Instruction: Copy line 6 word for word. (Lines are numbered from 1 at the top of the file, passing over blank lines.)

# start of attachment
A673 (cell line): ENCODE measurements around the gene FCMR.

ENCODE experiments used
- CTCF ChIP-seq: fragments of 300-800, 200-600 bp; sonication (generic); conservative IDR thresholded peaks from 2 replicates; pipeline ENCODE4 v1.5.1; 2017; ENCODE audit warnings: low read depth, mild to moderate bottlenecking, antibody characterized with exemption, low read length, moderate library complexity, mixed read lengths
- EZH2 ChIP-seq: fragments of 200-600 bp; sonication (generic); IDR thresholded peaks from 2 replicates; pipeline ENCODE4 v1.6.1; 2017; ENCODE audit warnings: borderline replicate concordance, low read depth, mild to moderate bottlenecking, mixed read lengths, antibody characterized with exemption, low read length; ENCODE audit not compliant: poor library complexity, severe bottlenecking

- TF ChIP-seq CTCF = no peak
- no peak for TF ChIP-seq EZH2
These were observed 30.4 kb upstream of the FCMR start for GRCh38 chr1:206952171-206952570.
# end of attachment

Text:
- no peak for TF ChIP-seq EZH2